Everything seems like it’s going great at Fox Corporation, except for the fact that everything seems like it isn’t.
While speaking at an investor conference Thursday, Fox Corp. CEO Lachlan Murdoch praised his family’s decision to sell off a large swath of cable and studio assets to Walt Disney Co. in 2019, a move that left Fox significantly smaller and focused largely on live TV, mainly news and sports. He even brought up a reference to the 1979 comedy “Monty Python’s Life of Brian,” in which a small combatant unencumbered with armor or muscle is able to survive a colosseum fight after his larger opponent suffers a heart attack.
“We are the little guy,” said Murdoch. “We are going to be the one that survives.”
Many interested observers may not be so sure.
Fox Corp. expects to go to court in April to defend itself in a $1.6 billion defamation lawsuit filed by voting-technology company Dominion Voting Systems. The case alleges that Fox News Channel anchors and interviewees made false claims about Dominion’s actions and influence on the 2020 election. It is the second legal proceeding made against Fox News for its coverage of the aftermath of the 2020 race for the White House. Smartmatic, a voting technology company, has filed a massive $2.7 billion suit against Fox News. At issue in the suits are allegations that Fox News falsely claimed the companies had rigged the election, repeated items about the matter and then refused to engage in efforts to set the record straight. The 2020 election was not fixed and its results were certified by multiple legal processes.
Fox executives have for months told investors their focus on news and sports allow the company to be nimble and to stay out of the profit-draining streaming wars that have enveloped so many of their rivals. Where Warner Bros. Discovery, Disney, Paramount and NBCUniversal have sunk millions into creating content behind a broadband paywall, Fox is going after advertisers who will support either linear TV assets or the free-to-view Tubi streaming hub. From a financial viewpoint, Wall Street has seemed less concerned about Fox and more worried about its rivals.
The two defamation cases threaten to upset all that. Fox had approximately $4.06 billion in cash on hand at the end of its fiscal fourth quarter, according to the filing. And texts, emails and depositions revealed in recent days show Fox in a horrible light, with executives and prominent anchors stating they did not believe in many of the debunked and far-fetched schemes espoused by several affiliates of former President Donald Trump. The documents have not shone a positive light to Fox News luminaries including Maria Bartiromo or Tucker Carlson.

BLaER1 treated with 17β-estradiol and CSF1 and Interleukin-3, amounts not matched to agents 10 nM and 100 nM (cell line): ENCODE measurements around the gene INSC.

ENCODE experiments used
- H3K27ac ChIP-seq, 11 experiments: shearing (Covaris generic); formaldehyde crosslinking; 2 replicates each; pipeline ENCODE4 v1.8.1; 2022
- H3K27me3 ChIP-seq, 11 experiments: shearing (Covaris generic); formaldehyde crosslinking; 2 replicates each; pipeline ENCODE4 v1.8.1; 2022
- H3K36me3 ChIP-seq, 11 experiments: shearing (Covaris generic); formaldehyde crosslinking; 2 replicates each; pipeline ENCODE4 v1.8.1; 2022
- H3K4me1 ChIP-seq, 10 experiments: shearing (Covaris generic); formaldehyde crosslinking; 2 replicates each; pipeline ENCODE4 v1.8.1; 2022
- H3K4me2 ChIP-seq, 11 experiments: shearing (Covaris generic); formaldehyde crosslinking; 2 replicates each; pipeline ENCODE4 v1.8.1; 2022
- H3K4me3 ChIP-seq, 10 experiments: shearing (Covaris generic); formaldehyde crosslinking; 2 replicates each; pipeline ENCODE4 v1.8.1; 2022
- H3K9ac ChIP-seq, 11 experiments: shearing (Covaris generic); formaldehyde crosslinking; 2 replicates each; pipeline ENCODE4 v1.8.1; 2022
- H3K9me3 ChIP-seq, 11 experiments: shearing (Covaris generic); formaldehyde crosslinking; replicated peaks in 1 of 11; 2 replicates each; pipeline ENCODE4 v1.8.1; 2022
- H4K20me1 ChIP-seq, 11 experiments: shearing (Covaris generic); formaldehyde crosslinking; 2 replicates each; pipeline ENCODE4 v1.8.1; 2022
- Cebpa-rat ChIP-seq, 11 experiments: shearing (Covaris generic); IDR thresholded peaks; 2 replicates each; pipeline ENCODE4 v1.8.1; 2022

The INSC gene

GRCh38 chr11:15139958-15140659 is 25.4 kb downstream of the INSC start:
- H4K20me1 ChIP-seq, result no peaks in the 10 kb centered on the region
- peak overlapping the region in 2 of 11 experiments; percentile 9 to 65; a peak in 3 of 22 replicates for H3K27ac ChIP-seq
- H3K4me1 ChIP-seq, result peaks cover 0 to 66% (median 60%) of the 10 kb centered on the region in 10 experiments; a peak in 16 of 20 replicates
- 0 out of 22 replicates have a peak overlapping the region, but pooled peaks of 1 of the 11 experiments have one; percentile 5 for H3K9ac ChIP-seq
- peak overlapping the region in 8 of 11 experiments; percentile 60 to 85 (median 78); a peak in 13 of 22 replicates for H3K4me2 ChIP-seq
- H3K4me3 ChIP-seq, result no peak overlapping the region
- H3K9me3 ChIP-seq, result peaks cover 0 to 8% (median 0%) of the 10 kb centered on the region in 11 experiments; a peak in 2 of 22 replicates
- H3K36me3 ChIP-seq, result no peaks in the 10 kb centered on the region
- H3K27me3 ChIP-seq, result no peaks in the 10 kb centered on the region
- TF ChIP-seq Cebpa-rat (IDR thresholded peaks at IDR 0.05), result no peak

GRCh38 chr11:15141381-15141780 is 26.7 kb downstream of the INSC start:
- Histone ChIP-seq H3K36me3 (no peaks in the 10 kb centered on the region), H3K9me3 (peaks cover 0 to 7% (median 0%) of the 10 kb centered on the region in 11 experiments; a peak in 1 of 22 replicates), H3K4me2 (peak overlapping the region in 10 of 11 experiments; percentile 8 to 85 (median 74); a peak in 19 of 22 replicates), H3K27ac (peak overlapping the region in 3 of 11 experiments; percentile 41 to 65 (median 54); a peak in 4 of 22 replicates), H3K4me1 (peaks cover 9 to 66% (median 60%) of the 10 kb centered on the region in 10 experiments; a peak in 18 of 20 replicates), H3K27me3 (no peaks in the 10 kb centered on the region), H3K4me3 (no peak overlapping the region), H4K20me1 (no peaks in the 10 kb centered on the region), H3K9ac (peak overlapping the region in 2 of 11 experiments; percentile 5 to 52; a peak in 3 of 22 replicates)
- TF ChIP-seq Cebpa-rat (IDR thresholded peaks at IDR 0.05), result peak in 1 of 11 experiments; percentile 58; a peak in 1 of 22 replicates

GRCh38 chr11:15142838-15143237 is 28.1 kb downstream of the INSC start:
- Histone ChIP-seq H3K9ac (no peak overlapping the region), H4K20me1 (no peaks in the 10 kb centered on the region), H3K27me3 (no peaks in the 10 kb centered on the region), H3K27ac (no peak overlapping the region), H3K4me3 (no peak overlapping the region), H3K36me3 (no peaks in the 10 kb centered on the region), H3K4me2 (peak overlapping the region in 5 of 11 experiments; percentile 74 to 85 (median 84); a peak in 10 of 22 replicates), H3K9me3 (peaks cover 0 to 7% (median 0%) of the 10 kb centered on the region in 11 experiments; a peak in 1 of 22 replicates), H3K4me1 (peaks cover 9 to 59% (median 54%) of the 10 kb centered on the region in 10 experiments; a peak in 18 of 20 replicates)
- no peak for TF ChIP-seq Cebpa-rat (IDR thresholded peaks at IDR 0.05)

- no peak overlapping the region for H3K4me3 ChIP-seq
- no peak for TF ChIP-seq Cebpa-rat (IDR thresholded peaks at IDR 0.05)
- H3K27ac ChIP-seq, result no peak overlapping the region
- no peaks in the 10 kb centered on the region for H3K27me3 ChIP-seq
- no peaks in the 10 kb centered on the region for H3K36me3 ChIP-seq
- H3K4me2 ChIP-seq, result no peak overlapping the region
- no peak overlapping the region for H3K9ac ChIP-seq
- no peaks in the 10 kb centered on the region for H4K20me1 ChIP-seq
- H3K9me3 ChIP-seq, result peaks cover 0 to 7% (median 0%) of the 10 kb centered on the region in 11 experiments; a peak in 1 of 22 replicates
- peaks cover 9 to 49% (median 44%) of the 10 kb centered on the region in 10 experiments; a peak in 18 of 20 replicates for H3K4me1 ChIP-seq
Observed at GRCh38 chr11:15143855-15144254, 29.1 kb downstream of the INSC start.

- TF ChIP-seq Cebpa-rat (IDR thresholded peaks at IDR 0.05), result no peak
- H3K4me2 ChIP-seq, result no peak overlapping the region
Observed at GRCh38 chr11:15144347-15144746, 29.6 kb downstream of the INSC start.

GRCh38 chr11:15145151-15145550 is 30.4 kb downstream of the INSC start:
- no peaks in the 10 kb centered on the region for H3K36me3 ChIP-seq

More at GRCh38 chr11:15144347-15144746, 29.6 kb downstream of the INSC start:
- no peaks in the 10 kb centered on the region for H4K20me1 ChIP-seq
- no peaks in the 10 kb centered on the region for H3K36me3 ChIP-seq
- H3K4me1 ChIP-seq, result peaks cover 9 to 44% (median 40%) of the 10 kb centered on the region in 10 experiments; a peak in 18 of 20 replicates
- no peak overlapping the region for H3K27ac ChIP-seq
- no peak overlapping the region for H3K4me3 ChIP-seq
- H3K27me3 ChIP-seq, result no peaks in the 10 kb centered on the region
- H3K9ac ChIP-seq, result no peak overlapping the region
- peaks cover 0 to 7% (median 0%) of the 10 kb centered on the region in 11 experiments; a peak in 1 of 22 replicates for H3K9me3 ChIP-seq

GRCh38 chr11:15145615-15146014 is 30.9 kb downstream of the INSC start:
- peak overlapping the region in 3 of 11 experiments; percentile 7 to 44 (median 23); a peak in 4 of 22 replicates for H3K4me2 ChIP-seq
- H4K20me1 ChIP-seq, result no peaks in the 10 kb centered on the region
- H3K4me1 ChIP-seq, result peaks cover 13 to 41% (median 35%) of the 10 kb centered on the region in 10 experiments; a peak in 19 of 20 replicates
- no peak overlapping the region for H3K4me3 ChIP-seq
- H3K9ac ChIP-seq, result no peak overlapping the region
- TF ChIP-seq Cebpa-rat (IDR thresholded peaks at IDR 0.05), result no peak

To be sure, Fox News continues to dominate in the ratings, handily topping rivals CNN and MSNBC in viewership. As part of its ability to win bigger audiences, said Murdoch, the network also attracts bigger groups of Democrats and viewers of either Latino or Asian heritage than its two competitors.
And yet, there have been some signals in recent days that Fox News’ allure to newsmakers who might be among its most faithful has dimmed. A group of Republican senators, including Majority Leader Mitch McConnell have rebuked Carlson, Fox News’ controversial 8 p.m. host, for trying to portray the insurrection at the U.S. Capitol on January 6, 2021, as “mostly peaceful,” using footage of the event given to him by U.S. Speaker of the House Kevin McCarthy. On Thursday night, Virginia Governor Glenn Youngkin, an up-and-comer in the Republican party, is taking part in a primetime town hall centered on education on CNN. Earlier this week, Scott Adams, the “Dilbert” cartoonist whose popular comic strip was pulled from the nation’s newspapers after he made racist remarks, granted a sit-down interview to Chris Cuomo, the anchor of a primetime program on NewsNation, the Nexstar Media Group cable-news outlet that doesn’t attract the industry’s biggest audiences. Combatants in the so-called “culture wars” often post great “gets” for Fox News programs.
There have been other Fox missteps in recent weeks, including a shambolic corporate effort to try to snare President Joe Biden for an interview in pre-game coverage of the Super Bowl and a scuttled attempt to get investors to approve a merger of Fox and its corporate sibling, News Corp., another media company controlled by the Murdoch family.
Lachlan Murdoch dismissed the Dominion case as posturing. “A lot of the noise you hear about this case is not about the law and it’s not about journalism, and it’s really about politics,” he said during his remarks on Thursday. “That’s fundamentally more reflective of this polarized society we live in.”
Yet the court case will start in Delaware just a few weeks before the beginning of the TV industry’s annual “upfront,” when Fox and other media companies try to sell the bulk of their advertising in advance of the debut of their next cycle of programming. And Fox is about to work its way through negotiations for carriage of Fox News, Fox Business Network, Fox Sports and affiliates of Fox broadcasting with about a third of its distribution partners, Murdoch acknowledged Thursday. Fox News alone was projected last year to take in approximately nearly $1.17 billion in ad revenue for 2022 and nearly $1.82 billion in distribution fees, according to Kagan, a market-research firm that is part of S&P Global Intelligence.
“Fox News is Fox Corporation’s largest moneymaker, yes,” Lachlan Murdoch said in a recent deposition.
The Murdochs would like investors to see Fox’s portfolio of sports rights, its ad-supported Tubi streaming service and the sizable TV crowds that flock to Fox News. But the court case is likely to obscure that view in weeks to come. That character in “Life of Brian” won a battle at the colosseum. The Murdochs’ fight is just beginning.
Read More About:
Source: Read Full Article